“If you look at my career in running, the number of miles I’ve run per year, it’s maybe increased by 100 miles per year. I very slowly progressed my volume. It’s definitely peaked at this point [laughs], but I wanted to respect that rest is most people’s problem—they don’t know how to actually rest.”
His approach to training, in which he takes adequate time to recover and doesn’t overreach with his mileage, is perhaps best exemplified by his preparation for Lone Star 100 last month. Meltzer won the Pinhoti 100 last December and had about three months before Lone Star. He did very little running the first three weeks after Pinhoti. His weekly mileage never eclipsed 65 miles over the next few months. Then, about two weeks before Lone Star, he was on an up-tempo 16-mile run when he felt one of those niggles around mile 11. He stopped and worked on the problem area. He had to make it five miles back to the car but instead of forcing the workout, he ran easy. Then he took the next few days off. Karl came back later in the week and ran three miles before he felt the same niggle again. The next day he made it five miles, and the day after seven, but the niggle kept showing up. Meltzer ended up resting the last three days leading up to the race—he didn’t run a step. On race day, he felt the niggle early on, but eventually it went away and he won the race, the 40th 100-mile win of his career. Meltzer’s take away from that race?
“’It doesn’t always get worse,’ that’s what Dave Horton has said and what has stuck with me. Over 100 miles, it can actually get better as you go.”
While Meltzer is still physically capable of running 100-mile races, he wants to make the most of it. That, too, is what keeps Meltzer going after all these years: he wants to raise the bar higher.
“I’m here right now. I’m going to do it. My goal now is to run a smart race and prove that I’m not dead yet. [laughs]”
Meltzer’s transition from top-level finishes, and wins, at more competitive 100 milers to wins at lower-key events is the byproduct of a realistic outlook on how he can raise the bar. At one time, he wanted to win more 100-mile races in a calendar year. He did that. Then he wanted to win more 100-mile races than anyone before. He did that, too. What can he do next that hasn’t been done before?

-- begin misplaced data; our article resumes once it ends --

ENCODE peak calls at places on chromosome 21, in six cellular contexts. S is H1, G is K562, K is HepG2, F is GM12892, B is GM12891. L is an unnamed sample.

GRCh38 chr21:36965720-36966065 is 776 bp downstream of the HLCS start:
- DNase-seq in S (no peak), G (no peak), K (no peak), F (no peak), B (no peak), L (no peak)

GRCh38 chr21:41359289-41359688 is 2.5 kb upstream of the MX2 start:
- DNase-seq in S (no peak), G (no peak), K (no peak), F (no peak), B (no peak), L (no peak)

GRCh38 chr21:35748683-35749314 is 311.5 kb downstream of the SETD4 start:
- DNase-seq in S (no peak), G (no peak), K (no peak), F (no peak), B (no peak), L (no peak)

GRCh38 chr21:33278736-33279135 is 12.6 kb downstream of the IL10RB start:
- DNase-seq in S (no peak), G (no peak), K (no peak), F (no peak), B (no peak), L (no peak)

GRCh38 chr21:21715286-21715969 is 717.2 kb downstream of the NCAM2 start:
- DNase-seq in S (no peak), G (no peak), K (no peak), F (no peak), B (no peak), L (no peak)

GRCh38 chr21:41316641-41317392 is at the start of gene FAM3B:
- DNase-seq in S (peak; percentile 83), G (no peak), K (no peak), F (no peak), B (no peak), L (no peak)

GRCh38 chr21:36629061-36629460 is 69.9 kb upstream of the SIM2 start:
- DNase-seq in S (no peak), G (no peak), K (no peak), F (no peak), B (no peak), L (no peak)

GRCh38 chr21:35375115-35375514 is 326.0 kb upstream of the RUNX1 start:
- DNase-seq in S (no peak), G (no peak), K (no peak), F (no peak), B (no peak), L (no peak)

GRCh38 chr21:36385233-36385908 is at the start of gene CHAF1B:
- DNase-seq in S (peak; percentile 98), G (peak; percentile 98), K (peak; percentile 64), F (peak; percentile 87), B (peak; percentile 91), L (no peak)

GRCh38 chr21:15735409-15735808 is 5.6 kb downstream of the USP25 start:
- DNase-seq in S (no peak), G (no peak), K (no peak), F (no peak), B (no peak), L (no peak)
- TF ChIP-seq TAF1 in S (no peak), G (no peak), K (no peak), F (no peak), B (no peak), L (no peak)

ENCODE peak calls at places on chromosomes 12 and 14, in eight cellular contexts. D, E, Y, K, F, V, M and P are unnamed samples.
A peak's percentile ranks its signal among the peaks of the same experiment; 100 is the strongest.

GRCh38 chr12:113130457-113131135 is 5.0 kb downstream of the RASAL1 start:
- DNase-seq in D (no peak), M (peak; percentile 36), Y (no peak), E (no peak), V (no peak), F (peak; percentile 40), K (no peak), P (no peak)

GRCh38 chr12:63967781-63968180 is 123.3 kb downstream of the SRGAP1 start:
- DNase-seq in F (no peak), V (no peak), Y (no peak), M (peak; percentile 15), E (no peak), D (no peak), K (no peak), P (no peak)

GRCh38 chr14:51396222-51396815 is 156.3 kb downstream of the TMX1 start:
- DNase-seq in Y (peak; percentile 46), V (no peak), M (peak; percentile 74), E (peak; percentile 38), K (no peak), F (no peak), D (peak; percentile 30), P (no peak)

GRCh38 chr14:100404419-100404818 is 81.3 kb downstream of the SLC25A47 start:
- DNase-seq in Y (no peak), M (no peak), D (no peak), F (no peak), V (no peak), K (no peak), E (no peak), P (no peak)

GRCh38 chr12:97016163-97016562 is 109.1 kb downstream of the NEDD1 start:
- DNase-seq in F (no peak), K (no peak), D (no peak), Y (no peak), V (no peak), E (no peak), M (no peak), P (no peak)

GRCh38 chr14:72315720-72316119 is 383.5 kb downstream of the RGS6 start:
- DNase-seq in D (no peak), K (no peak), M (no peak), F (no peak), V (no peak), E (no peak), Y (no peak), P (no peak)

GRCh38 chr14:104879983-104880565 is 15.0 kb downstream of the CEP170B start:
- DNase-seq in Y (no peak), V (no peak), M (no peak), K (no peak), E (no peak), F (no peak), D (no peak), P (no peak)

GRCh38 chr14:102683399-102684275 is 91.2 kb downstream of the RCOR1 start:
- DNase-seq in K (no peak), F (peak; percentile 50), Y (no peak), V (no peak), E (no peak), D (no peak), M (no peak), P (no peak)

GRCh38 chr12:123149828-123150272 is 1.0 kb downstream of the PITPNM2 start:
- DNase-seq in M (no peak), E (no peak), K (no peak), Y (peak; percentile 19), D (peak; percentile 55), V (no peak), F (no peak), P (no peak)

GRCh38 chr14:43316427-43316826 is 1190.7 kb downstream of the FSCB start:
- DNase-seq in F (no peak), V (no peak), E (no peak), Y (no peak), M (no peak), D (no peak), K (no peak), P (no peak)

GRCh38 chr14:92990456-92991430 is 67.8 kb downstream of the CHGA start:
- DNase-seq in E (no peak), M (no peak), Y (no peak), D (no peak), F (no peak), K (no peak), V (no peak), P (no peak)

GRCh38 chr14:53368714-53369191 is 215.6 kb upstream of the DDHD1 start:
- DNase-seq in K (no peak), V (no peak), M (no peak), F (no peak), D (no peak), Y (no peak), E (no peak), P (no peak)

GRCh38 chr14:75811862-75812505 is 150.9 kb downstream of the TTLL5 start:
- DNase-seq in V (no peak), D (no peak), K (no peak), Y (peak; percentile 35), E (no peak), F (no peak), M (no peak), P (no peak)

“How can I continue to raise the bar? I could try to get the most wins at races that are 100 miles or longer, which is 46 by Yiannis Kouros. And now that I’m 50, there are the 50-plus [age-group] records to go after. I’ll try at Western States  this year to break that record.”
It seems fitting that Meltzer, now in the 50-plus age group, would look to the Western States 100 for his next opportunity to raise the bar. That storied race was born when Gordy Ainsleigh eschewed the use of a horse and instead tried to see if he could complete the Western States Trail Ride, or Tevis Cup, by foot. He succeeded by finishing in under 24 hours. Ainsleigh was a maverick who, I think, wanted to raise the bar, to see what was possible. I think Karl Meltzer is a lot like Gordy Ainsleigh in that way.
Like Ainsleigh, I think we’ll see Meltzer competing for years to come because Meltzer doesn’t like to get itchy.
Call for Comments (from Meghan)
Well, well, well, we’ve come to the part of this article where I get to ask iRunFar’s readership for stories about Karl Meltzer! :) Over the years, have you raced with him or run one of the races he directs? Have you followed his career in trail ultrarunning? Leave a comment to share your story about Speedgoat Karl.